The Office of the Vice President is not an “agency” for purposes of Executive Order (EO) 12958 on security classification. Therefore its classification and declassification activity no longer need be reported to the Information Security Oversight Office (ISOO), the Justice Department finally informed ISOO Director Bill Leonard in a newly disclosed letter.
The President’s intention is that the Office of Vice President should not be considered an “agency” for purposes of oversight, Steven G. Bradbury of the Justice Department Office of Legal Counsel wrote to Mr. Leonard on July 20, 2007 on behalf of the Attorney General. Bradbury cited a letter to that effect from White House counsel Fred Fielding as definitive on the interpretation.
Thus ends a saga that began back in 2006 when the Office of the Vice President (OVP) refused to comply with ISOO’s inspection and reporting requirements on the grounds that they did not fall within the definition of “agency” as set forth in the EO. The EO sets up a system for classifying, safeguarding and declassifying national security information. One of ISOO’s main functions is to oversee the security classification programs in federal agencies and to ensure compliance with its standards through inspections of federal agency records and procedures.
At the time, the Office of Vice President asserted that it was not an “entity within the executive branch” and thus exempt from having to report its security classification activities to ISOO. The OVP initially claimed that it was not an executive branch entity since the Vice President also had legislative responsibilities as the President of the Senate.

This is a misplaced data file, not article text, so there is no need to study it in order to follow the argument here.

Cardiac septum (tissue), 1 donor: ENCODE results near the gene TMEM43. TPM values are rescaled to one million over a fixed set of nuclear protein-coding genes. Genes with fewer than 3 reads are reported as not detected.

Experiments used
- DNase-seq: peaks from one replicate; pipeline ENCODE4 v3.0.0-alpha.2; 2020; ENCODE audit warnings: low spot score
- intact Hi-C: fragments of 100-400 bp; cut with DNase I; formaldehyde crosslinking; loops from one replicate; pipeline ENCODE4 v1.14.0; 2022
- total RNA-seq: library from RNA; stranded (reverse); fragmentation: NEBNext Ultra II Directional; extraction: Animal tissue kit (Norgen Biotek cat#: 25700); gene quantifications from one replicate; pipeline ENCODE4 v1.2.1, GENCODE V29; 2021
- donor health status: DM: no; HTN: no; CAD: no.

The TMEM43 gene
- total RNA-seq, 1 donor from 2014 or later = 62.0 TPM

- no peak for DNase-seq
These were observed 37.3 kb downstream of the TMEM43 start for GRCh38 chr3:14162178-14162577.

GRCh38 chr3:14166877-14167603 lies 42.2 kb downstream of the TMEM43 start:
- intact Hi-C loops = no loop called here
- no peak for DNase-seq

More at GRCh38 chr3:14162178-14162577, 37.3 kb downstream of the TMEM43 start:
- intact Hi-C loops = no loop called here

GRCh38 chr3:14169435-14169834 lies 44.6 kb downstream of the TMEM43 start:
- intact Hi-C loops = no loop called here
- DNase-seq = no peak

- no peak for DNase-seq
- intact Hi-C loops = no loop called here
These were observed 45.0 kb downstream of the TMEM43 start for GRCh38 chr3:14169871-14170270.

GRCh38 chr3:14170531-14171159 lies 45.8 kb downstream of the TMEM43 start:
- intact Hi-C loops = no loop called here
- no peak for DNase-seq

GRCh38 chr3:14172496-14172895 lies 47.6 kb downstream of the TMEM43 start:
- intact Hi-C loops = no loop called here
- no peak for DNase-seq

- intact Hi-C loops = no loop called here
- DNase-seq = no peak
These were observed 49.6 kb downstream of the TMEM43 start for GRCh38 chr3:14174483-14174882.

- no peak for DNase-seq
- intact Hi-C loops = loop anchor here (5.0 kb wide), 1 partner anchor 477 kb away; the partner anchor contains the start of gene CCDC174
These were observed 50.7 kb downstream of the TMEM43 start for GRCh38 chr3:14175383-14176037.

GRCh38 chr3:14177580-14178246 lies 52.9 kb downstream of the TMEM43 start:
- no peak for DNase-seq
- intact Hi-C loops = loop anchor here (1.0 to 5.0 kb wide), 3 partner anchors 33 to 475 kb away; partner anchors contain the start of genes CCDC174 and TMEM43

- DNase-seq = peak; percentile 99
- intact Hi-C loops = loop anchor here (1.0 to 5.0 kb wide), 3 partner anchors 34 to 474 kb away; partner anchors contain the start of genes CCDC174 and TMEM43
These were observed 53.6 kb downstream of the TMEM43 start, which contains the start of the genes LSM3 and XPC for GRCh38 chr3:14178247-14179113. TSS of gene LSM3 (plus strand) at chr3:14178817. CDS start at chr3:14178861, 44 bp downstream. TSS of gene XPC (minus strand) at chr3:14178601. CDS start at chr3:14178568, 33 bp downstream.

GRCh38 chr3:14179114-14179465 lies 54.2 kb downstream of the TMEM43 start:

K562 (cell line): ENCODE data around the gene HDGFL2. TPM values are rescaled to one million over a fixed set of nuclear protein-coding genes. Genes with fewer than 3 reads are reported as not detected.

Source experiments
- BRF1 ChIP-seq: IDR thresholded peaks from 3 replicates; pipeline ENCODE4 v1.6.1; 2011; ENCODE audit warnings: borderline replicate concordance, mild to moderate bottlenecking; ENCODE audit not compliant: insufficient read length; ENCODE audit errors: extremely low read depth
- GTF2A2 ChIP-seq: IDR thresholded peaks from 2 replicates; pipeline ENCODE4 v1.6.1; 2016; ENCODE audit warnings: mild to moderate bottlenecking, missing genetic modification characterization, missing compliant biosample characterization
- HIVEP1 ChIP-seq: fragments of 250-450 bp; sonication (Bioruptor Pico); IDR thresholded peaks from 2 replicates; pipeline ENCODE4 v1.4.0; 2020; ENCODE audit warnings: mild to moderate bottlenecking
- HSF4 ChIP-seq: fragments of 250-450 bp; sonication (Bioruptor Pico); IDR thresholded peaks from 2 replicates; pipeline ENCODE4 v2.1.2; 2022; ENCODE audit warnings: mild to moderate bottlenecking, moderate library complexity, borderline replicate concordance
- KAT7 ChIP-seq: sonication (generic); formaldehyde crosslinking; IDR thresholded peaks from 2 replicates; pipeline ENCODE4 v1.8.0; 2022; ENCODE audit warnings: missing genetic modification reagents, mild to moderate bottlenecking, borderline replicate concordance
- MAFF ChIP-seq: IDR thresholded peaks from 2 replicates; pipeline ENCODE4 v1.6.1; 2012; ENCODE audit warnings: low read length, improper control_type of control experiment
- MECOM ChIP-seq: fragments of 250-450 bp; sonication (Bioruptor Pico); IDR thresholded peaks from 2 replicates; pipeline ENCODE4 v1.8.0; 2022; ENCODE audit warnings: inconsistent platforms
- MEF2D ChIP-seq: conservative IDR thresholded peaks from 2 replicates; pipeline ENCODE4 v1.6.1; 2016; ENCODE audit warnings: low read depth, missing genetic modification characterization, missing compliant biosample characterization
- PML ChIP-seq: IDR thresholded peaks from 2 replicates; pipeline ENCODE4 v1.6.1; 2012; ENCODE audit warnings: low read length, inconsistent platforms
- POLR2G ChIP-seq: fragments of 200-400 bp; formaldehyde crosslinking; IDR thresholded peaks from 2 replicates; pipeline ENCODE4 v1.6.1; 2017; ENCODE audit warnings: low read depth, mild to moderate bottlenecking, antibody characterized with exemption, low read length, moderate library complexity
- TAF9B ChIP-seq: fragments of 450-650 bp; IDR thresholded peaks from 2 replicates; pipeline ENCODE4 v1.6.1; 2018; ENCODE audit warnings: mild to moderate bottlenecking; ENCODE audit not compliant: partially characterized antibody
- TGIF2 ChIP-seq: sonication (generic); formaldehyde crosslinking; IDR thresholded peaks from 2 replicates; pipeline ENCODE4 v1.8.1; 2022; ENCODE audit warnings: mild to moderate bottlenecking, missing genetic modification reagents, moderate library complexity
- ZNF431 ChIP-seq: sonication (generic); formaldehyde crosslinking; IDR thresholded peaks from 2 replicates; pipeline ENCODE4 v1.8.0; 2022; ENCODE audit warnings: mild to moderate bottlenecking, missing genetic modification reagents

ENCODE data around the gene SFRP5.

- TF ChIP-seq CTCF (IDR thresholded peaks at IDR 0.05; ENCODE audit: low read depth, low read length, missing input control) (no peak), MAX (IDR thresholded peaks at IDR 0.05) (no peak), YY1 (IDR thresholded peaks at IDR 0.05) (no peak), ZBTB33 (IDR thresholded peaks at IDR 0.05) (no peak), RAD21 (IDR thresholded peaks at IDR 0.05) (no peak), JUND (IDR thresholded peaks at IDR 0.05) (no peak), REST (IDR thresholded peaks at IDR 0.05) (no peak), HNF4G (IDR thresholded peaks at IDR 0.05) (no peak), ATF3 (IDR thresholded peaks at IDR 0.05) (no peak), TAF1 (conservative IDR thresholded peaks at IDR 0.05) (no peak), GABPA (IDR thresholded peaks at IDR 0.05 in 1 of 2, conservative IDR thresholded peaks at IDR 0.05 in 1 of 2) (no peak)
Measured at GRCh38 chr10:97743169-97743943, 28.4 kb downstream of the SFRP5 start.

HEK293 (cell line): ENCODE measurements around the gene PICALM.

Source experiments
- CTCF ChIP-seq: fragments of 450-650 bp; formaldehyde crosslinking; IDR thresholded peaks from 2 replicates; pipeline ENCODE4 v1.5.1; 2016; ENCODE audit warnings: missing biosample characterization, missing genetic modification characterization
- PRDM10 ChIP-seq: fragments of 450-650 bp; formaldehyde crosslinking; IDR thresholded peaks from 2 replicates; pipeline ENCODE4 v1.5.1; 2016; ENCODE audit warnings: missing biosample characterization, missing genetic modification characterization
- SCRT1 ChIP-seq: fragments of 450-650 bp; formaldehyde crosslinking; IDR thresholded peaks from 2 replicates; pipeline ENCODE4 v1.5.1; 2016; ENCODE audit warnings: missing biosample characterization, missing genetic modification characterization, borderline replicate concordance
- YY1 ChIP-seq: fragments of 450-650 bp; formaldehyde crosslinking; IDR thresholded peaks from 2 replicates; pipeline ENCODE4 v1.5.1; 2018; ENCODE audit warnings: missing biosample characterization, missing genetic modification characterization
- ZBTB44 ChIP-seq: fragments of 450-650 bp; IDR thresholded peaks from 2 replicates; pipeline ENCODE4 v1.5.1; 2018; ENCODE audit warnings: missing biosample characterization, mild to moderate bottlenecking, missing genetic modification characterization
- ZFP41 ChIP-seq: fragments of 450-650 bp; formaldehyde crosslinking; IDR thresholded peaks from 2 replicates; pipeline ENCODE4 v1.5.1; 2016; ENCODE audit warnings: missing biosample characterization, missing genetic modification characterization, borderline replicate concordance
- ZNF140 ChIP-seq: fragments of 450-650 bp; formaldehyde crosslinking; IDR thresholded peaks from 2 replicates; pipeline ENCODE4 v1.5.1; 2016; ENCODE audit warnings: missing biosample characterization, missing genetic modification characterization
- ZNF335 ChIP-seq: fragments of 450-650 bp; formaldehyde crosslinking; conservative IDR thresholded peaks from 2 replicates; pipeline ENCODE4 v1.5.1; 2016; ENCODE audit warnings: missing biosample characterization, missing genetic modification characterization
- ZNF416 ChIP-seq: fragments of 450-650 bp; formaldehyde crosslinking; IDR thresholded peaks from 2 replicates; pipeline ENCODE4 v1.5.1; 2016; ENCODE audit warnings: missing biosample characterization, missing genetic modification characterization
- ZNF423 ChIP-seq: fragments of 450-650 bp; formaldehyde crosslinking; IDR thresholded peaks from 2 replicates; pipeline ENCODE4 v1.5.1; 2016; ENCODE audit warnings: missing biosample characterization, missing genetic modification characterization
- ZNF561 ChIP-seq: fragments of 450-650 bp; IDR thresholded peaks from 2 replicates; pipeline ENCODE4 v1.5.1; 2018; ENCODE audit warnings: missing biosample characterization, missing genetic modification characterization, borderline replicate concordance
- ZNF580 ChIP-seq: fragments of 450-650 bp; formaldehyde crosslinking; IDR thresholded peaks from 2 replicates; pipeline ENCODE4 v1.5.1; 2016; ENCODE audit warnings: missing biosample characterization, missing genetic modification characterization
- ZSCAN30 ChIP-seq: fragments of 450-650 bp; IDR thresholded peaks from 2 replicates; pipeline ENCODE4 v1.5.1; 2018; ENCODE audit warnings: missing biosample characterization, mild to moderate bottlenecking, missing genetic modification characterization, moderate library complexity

In 2006, the ISOO sent two separate letters to the Office of the Vice President requesting that they comply with EO and allow ISOO access to their records, and both were ignored.
In January 2007, the ISOO then sent a letter to then-Attorney General Gonzales requesting his interpretation as to whether the Vice President’s Office was subject to the reporting requirements of the executive order, and no response was forthcoming until now.
In June, Representative Henry Waxman (D-CA), Chairman of the House Oversight and Government Reform Committee, accused Vice President Dick Cheney of seeking to abolish the Information Security Oversight Office (ISOO) allegedly in retaliation for the ISOO’s attempts to force his office to comply with the EO.
Thank you to Steven Aftergood of the Progress on American Secrecy of the Federation of American Scientists for allowing the use of some of the material in this story.